Calculating free energies is an important and notoriously difficult task for molecular simulations. The rapid increase in computational power has made it possible to probe increasingly complex systems, yet extracting accurate free energies from these simulations remains a major challenge. Fully exploring the free energy landscape of, say, a biological macromolecule typically requires sampling large conformational changes and slow transitions. Often, the only feasible way to study such a system is to simulate it using an enhanced sampling method. The accelerated weight histogram (AWH) method is a new, efficient extended ensemble sampling technique which adaptively biases the simulation to promote exploration of the free energy landscape. The AWH method uses a probability weight histogram which allows for efficient free energy updates and results in an easy discretization procedure. A major advantage of the method is its general formulation, making it a powerful platform for developing further extensions and analyzing its relation to already existing methods. Here, we demonstrate its efficiency and general applicability by calculating the potential of mean force along a reaction coordinate for both a single dimension and multiple dimensions. We make use of a non-uniform, free energy dependent target distribution in reaction coordinate space so that computational efforts are not wasted on physically irrelevant regions. We present numerical results for molecular dynamics simulations of lithium acetate in solution and chignolin, a 10-residue long peptide that folds into a beta-hairpin. We further present practical guidelines for setting up and running an AWH simulation.

Keywords
Ensemble Monte-Carlo, Molecular-Dynamics, Multicanonical Ensemble, Force-Field, Protein, Simulation, Systems, Distributions, Transitions, Chignolin
National Category
Biophysics
Identifiers
urn:nbn:se:kth:diva-151349 (URN)10.1063/1.4890371 (DOI)000340712200018 ()2-s2.0-84905648018 (Scopus ID)
Funder
EU, European Research Council, 258980
Note

QC 20140919

Available from: 2014-09-19 Created: 2014-09-18 Last updated: 2017-12-05Bibliographically approved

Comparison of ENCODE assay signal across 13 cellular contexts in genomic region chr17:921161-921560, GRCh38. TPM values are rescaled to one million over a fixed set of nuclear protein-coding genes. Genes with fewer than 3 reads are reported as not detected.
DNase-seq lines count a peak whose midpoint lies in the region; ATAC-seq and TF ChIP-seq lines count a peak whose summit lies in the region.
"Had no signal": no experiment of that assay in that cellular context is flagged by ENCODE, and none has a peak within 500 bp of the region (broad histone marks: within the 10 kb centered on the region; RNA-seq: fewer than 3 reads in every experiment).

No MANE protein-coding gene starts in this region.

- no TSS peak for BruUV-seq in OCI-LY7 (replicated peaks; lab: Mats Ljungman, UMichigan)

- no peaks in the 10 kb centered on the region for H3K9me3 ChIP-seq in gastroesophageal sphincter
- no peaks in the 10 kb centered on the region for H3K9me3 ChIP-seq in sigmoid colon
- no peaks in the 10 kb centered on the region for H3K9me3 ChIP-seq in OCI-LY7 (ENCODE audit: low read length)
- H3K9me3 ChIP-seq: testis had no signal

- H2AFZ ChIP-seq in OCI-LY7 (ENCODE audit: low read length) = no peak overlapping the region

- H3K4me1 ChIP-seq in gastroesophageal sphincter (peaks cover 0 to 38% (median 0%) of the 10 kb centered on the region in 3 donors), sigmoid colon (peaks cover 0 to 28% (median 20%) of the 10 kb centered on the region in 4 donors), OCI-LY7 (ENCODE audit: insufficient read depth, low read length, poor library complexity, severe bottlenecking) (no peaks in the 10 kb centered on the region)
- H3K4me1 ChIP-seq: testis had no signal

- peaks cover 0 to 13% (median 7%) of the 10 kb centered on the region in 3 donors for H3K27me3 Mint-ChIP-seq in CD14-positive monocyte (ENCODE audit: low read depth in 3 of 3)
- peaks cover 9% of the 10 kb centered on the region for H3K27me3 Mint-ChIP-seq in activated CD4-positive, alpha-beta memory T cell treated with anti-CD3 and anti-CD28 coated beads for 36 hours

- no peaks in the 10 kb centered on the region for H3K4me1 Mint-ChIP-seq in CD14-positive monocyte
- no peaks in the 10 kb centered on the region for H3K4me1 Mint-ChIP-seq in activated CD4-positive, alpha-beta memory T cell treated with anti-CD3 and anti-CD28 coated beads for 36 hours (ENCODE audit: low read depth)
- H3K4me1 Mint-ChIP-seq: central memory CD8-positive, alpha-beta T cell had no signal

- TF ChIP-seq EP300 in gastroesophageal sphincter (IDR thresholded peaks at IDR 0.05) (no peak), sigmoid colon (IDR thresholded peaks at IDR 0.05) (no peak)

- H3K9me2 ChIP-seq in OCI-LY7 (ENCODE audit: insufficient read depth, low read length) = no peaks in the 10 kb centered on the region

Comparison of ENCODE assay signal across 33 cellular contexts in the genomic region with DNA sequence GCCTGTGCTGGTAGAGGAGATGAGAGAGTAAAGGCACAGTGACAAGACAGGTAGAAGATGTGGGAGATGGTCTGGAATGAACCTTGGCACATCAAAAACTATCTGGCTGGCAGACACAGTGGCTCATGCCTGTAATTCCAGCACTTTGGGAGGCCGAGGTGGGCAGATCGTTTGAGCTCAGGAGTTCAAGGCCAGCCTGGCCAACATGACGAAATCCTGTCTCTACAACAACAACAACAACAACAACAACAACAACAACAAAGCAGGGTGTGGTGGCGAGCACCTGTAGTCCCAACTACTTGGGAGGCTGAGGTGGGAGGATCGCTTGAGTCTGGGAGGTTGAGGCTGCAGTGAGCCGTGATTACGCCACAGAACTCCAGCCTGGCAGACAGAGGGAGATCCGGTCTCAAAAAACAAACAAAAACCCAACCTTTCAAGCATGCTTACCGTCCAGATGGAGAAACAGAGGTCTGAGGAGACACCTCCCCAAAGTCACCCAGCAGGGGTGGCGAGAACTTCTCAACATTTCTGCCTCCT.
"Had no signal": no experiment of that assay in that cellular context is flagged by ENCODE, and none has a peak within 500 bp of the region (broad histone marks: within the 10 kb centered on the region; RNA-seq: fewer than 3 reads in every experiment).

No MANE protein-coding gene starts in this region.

2. Sequence dependency of canonical base pair opening in the DNA double helix
Open this publication in new window or tab >>Sequence dependency of canonical base pair opening in the DNA double helix
2017 (English)In: PloS Computational Biology, ISSN 1553-734X, E-ISSN 1553-7358, Vol. 13, no 4, article id e1005463Article in journal (Refereed) Published
Abstract [en]

The flipping-out of a DNA base from the double helical structure is a key step of many cellular processes, such as DNA replication, modification and repair. Base pair opening is the first step of base flipping and the exact mechanism is still not well understood. We investigate sequence effects on base pair opening using extensive classical molecular dynamics simulations targeting the opening of 11 different canonical base pairs in two DNA sequences. Two popular biomolecular force fields are applied. To enhance sampling and calculate free energies, we bias the simulation along a simple distance coordinate using a newly developed adaptive sampling algorithm. The simulation is guided back and forth along the coordinate, allowing for multiple opening pathways. We compare the calculated free energies with those from an NMR study and check assumptions of the model used for interpreting the NMR data. Our results further show that the neighboring sequence is an important factor for the opening free energy, but also indicates that other sequence effects may play a role. All base pairs are observed to have a propensity for opening toward the major groove. The preferred opening base is cytosine for GC base pairs, while for AT there is sequence dependent competition between the two bases. For AT opening, we identify two non-canonical base pair interactions contributing to a local minimum in the free energy profile. For both AT and CG we observe long-lived interactions with water and with sodium ions at specific sites on the open base pair.